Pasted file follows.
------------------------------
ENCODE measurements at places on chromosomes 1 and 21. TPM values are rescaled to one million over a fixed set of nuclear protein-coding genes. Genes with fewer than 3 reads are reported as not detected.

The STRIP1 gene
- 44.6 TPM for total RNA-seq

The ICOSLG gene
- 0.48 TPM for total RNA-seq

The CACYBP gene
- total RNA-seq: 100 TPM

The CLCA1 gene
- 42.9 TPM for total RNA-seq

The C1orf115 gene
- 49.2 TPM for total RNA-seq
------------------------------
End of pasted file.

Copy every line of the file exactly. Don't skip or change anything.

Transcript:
ENCODE measurements at places on chromosomes 1 and 21. TPM values are rescaled to one million over a fixed set of nuclear protein-coding genes. Genes with fewer than 3 reads are reported as not detected.

The STRIP1 gene
- 44.6 TPM for total RNA-seq

The ICOSLG gene
- 0.48 TPM for total RNA-seq

The CACYBP gene
- total RNA-seq: 100 TPM

The CLCA1 gene
- 42.9 TPM for total RNA-seq

The C1orf115 gene
- 49.2 TPM for total RNA-seq